Friday, 23 January 2015

The Emperor's Justice

Ahoy shipmates, me again with the first completed commission model of PVP's second wind! He's pretty too:

Yep, amongst the first batch of figures is the relatively shiny new Imperial Guard (just can't get on with the copyright friendly Adeptus Militarum) Commissar. Like all the new plastics he's a nice clean model, crisp casting, nice details. But something has always been "off" about this one for me, now I've had him in my hands I know what it is. His proportions are crazily off. Let me explain:

If anyone knows the source of this let me know so I can properly accredit.
Humans generally follow a really, really predictable set of proportions, it's why the Vitruvian Man is such an enduring image, it shows us how we are constructed. Our reach is usually roughly equal to our height and most importantly for sculpting, we are about 7 1/2 "heads" tall (the "ideal" is 8, heroic characters like superman often drawn 9 tall). By which I mean the height of our head from top to bottom is roughly 1/7th of our overall height. Babies have much larger heads, frequently being only 2-3 heads tall. People with dwarfism also have a different head ratio. Anyway, don't get distracted, stay on target! When proportions are "off" we notice. We know something is "wrong" but often can't say what. Miniatures often look a little unreal as the demands of casting and painting tend to mean the heads and hands are a little larger than they should be. Sometimes a lot larger (*cough*GaryMorley*cough*)... and it's this that is wrong with our friend the commissar, let me demonstrate next to a better proportioned one:

Estimating the head within the cap, I got the discs and stacked them to get the overall height. The Forgeworld commissar is 6 heads tall. A little off, but just enough to make it look "miniature" not "weird". The plastic commissar? 4 1/2 heads. Seriously, we could get to almost 5 heads if we were being generous. He has a massive head emphasised further by a massive hat. It just throws the proportions of the whole model. His arms and legs look tiny despite being in scale. Now I don't want my grumbling to make it seem like I hate the thing, I don't and really enjoyed painting it. I just thought it was a really clear and useful demonstration of a common proportion flaw. So without further ado... that chain's a bit massive too... WITHOUT FURTHER ADO, painting!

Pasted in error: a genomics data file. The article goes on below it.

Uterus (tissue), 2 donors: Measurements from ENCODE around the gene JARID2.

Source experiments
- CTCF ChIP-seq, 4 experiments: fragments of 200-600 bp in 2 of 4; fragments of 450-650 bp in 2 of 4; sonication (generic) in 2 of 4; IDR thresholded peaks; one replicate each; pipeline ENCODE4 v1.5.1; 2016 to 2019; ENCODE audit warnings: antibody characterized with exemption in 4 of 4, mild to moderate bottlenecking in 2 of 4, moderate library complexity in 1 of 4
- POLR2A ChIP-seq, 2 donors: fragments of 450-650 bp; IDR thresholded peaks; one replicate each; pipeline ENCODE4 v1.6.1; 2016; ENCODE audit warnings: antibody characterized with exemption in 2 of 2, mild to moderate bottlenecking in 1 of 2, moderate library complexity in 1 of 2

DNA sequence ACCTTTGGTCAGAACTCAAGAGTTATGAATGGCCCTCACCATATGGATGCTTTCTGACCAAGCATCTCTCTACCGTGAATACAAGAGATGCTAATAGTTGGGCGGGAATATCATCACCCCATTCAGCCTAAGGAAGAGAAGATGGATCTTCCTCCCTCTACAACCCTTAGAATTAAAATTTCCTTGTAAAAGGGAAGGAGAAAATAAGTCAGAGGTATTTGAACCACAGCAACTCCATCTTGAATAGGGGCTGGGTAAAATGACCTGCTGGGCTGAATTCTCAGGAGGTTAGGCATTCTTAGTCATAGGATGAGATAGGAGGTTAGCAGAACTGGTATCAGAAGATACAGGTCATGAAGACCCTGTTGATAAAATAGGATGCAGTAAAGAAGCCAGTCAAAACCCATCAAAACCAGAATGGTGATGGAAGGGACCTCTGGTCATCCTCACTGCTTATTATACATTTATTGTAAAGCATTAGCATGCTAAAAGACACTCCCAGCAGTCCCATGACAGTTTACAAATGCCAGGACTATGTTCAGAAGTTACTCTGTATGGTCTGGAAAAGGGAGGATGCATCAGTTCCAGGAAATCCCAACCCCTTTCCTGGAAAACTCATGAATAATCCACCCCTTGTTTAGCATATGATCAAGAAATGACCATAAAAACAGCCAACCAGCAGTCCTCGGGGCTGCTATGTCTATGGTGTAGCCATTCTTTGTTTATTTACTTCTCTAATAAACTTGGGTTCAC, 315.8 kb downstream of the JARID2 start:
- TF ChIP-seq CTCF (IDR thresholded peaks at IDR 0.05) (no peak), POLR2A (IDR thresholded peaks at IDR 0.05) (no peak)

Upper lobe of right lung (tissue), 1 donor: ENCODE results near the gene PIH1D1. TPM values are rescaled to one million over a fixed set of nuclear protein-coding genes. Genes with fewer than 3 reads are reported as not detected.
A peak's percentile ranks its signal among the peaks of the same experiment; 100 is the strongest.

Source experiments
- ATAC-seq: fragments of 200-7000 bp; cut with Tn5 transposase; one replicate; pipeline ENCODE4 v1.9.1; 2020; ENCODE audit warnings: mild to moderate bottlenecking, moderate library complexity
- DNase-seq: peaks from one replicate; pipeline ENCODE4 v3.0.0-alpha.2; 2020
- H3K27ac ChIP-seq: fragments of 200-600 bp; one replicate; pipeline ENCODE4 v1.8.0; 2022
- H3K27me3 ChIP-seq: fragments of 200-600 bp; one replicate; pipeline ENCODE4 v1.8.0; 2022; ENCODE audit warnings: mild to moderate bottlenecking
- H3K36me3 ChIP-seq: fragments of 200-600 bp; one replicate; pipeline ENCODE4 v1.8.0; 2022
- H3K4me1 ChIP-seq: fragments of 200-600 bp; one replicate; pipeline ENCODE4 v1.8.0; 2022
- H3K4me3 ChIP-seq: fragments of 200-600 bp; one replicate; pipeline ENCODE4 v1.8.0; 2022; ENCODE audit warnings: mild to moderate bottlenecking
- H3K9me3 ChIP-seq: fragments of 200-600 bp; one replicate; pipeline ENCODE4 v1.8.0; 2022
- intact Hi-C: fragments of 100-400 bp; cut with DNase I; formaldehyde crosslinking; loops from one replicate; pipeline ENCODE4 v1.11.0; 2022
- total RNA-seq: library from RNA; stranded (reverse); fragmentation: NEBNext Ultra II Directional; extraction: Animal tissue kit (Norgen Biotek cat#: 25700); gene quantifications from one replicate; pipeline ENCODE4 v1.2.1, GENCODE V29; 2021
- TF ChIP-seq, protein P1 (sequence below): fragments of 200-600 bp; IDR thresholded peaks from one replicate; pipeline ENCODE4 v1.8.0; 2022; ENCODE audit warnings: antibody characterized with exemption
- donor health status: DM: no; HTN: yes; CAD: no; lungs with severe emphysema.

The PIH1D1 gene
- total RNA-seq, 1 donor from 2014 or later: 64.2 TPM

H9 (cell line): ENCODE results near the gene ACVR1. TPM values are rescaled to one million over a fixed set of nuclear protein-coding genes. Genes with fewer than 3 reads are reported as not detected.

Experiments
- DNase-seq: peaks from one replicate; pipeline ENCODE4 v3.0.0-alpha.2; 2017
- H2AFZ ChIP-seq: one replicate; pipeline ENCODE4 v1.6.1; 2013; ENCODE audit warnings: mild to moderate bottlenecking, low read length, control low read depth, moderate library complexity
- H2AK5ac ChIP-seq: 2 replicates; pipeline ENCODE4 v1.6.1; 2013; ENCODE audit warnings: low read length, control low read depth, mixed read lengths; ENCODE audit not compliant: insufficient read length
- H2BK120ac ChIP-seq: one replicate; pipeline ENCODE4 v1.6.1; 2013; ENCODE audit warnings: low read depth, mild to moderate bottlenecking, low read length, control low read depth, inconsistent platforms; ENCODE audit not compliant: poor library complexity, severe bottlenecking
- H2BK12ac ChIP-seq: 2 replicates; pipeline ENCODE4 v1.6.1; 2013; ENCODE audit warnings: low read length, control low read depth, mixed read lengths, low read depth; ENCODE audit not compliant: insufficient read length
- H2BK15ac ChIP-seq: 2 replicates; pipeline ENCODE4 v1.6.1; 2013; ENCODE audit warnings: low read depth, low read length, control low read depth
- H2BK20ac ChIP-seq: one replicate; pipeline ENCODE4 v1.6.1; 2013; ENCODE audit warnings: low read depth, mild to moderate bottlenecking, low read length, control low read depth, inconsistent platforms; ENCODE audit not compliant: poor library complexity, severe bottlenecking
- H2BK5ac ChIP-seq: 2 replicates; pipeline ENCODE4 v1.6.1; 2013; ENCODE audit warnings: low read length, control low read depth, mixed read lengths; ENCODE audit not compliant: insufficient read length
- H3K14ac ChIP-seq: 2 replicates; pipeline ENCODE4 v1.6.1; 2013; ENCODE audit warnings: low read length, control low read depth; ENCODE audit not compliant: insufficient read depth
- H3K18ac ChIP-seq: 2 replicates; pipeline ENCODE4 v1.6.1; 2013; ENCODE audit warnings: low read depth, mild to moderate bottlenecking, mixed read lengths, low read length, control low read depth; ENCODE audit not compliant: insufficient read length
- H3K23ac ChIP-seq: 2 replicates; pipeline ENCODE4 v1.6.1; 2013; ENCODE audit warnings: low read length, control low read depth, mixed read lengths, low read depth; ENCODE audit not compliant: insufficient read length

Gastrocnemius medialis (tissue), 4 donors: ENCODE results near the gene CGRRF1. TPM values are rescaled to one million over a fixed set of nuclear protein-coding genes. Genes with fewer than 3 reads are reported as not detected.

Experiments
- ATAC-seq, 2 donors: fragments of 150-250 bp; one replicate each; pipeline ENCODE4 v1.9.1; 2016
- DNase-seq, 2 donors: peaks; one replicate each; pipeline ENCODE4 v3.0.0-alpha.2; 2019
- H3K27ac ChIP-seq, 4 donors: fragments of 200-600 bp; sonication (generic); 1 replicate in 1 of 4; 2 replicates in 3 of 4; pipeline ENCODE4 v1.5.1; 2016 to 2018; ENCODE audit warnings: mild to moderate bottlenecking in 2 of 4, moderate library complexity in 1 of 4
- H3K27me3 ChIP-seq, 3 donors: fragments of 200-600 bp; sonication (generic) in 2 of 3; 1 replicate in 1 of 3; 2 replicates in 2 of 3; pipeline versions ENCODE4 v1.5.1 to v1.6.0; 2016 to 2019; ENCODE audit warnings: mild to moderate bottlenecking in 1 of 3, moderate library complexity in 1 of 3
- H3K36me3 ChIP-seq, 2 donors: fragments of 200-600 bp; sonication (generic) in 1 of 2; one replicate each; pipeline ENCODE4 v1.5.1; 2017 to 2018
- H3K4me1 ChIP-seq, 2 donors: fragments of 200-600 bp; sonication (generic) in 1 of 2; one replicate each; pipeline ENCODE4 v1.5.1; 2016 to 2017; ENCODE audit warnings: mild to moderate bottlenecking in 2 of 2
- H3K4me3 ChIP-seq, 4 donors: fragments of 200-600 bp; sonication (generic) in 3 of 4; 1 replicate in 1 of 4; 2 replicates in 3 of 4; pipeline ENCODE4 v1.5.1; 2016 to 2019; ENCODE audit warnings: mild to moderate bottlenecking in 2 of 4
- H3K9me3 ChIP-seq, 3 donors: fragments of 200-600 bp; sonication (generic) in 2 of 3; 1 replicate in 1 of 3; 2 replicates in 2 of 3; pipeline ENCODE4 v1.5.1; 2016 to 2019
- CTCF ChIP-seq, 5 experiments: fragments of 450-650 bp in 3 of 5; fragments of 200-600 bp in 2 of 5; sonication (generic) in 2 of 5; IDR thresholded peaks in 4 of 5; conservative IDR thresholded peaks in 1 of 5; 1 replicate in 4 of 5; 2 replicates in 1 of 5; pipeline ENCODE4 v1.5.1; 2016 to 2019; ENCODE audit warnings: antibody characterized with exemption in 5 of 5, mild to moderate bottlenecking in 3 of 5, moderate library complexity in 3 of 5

I was serious above, this was a nice model to paint, clean, crisp casting, little spaces to play with some freehand, the works. Quick rundown of the basics. Model was painted using my usual black-on-black method of distinguishing areas of the model by basecoat. In this case German Camo Black-Brown for the coat and German Grey for the uniform and cap. The metalwork got basecoated and then a heavy black wash got all those colours to black-with-a-brown/grey-tint. Highlighting began with the original colours and then Rakarth Flesh was added to the coat highlights (for worn leather) and some Administratum Grey for the cloth. The client's army has used green rather than red for all the spot colours so Caliban Green started that off. All the braid and edging got my pseudo NMM gold - getting better at this, might have to re-do the tutorial. I'm not a big fan of NMM on a whole model, but on things that are "Goldey Looking" not gold it works great. Face and details picked out (weirdly easy to paint the face, odd that...) and some basing and he was all but done.

But the edge of the coat cried out for that little bit extra. I've been a little gunshy about freehand lately. It was the thing that made my tendons hurt the most during the RSI recovery and afterwards my hand was just too stiff to get the loose flowing lines you need for good freehand. But I thought, "what the hell, I can just repaint the green if I need to" and went for it. Val Green Grey picked out the dodgey latin (sorry High Gothic) and then a couple of glazes of Warpstone Glow made it look like brighter versions of the green below. Very happy with the result and indeed the pseudo NMM on those edges. The trick with any freehand like this is don't do it all in one go. Paint the simple lines, go over again to thicken and define them. Fix any wobbly bits with the base colour and then in this case add seriphs to make your lettering look more professional. Done! What's a serif? This:

No, seriously, it's the twiddly bits on fonts like Times New Roman that are missing on Arial and it's ilk. Worth doing when painting as it stops your freehand lettering looking like handwriting as almost no-one seriphs their handwriting. That's all for today folks, more next week :) As always, questions and comments welcome. Happy painting.



  1. This is really awesome. I had completely forgotten yee old basic proportion systems. Thanks for showing the difference between the two sculpts, and illustrating why the one felt "off". Makes perfect logical sense now!

    1. thanks fella! Yeah, living with an artist has it's perks although I do now see triangles *everywhere* (stoopid standard triangular composition mutter mutter fade to black) :)

    2. Totally forgot to compliment you on the paintjob. Model looks great. Excellent job on the face, and that cloak edge is very lovely with the gold and lettering done so nicely.

  2. Excellent job on the stunted lil' mutie, Jeff. Esp the freehand, your client should be chuffed.